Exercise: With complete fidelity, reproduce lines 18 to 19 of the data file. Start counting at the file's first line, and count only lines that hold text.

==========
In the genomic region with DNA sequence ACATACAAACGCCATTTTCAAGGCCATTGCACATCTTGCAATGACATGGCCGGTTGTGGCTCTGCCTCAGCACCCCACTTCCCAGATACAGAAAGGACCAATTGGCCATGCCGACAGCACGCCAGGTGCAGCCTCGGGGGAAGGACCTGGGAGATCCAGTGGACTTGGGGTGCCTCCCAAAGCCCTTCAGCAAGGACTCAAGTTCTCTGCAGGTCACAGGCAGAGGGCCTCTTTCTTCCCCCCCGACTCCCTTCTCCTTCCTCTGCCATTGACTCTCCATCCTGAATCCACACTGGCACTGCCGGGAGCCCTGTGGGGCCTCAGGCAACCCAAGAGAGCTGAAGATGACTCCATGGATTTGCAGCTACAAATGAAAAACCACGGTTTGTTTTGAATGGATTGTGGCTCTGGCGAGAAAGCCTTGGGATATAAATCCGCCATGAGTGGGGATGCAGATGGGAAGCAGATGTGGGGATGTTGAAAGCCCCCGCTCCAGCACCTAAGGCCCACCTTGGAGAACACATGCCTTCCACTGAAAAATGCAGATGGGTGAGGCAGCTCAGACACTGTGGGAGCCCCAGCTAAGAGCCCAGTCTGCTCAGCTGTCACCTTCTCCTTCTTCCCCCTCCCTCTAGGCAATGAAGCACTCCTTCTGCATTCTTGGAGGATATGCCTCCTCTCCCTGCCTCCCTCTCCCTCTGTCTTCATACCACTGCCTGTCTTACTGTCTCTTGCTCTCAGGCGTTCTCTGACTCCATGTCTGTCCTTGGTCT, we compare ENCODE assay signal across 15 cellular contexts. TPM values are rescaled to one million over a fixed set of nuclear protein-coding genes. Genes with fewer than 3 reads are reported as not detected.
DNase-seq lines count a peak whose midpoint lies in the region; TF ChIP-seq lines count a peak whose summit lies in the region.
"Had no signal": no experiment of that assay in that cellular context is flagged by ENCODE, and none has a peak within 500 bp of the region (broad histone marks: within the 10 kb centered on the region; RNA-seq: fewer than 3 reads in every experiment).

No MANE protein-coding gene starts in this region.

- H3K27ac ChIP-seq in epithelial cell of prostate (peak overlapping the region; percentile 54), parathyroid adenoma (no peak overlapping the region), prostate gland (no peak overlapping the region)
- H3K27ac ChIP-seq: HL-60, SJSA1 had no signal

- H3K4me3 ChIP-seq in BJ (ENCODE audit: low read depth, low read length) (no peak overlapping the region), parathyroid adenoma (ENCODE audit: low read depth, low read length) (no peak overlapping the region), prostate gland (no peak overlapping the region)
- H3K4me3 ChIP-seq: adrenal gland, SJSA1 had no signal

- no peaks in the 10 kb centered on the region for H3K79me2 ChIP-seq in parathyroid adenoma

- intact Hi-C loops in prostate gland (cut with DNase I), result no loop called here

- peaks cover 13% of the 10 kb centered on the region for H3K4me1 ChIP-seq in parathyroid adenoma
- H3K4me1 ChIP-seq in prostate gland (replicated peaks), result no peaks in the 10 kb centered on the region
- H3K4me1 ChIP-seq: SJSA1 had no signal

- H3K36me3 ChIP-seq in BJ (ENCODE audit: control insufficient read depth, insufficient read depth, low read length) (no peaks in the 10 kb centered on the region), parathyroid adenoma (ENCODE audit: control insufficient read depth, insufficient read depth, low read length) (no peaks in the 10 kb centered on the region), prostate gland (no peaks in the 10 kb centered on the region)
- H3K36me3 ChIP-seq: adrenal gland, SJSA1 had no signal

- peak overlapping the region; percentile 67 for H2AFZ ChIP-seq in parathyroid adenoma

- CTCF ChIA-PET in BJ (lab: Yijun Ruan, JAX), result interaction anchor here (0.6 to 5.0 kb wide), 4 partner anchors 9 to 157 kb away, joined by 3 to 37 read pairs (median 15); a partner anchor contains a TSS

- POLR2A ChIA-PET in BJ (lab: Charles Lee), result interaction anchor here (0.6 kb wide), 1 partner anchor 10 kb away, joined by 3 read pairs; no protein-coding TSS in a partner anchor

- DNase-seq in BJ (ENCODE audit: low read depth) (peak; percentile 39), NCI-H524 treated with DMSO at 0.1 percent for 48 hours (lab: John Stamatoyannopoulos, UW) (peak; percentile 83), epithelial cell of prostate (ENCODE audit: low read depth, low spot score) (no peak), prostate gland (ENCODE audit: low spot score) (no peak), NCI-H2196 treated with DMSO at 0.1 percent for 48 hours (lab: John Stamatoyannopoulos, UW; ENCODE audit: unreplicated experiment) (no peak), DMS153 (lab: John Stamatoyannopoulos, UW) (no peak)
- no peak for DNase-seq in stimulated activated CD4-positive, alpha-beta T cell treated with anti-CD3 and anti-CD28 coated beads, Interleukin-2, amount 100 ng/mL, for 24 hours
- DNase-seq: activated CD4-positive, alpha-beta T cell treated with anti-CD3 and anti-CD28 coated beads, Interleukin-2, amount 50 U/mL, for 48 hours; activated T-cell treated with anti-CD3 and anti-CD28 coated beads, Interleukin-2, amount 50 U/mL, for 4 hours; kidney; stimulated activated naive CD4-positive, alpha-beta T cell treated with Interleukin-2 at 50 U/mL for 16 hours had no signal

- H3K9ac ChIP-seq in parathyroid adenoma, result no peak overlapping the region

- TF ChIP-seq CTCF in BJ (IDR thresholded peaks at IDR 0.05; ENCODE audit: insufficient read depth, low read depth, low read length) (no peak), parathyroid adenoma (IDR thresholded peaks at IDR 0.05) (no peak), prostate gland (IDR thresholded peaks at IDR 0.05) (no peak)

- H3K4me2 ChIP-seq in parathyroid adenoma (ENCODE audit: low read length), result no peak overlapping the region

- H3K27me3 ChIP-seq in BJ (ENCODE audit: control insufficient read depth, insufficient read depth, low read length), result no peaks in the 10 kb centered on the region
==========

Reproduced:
- POLR2A ChIA-PET in BJ (lab: Charles Lee), result interaction anchor here (0.6 kb wide), 1 partner anchor 10 kb away, joined by 3 read pairs; no protein-coding TSS in a partner anchor

- DNase-seq in BJ (ENCODE audit: low read depth) (peak; percentile 39), NCI-H524 treated with DMSO at 0.1 percent for 48 hours (lab: John Stamatoyannopoulos, UW) (peak; percentile 83), epithelial cell of prostate (ENCODE audit: low read depth, low spot score) (no peak), prostate gland (ENCODE audit: low spot score) (no peak), NCI-H2196 treated with DMSO at 0.1 percent for 48 hours (lab: John Stamatoyannopoulos, UW; ENCODE audit: unreplicated experiment) (no peak), DMS153 (lab: John Stamatoyannopoulos, UW) (no peak)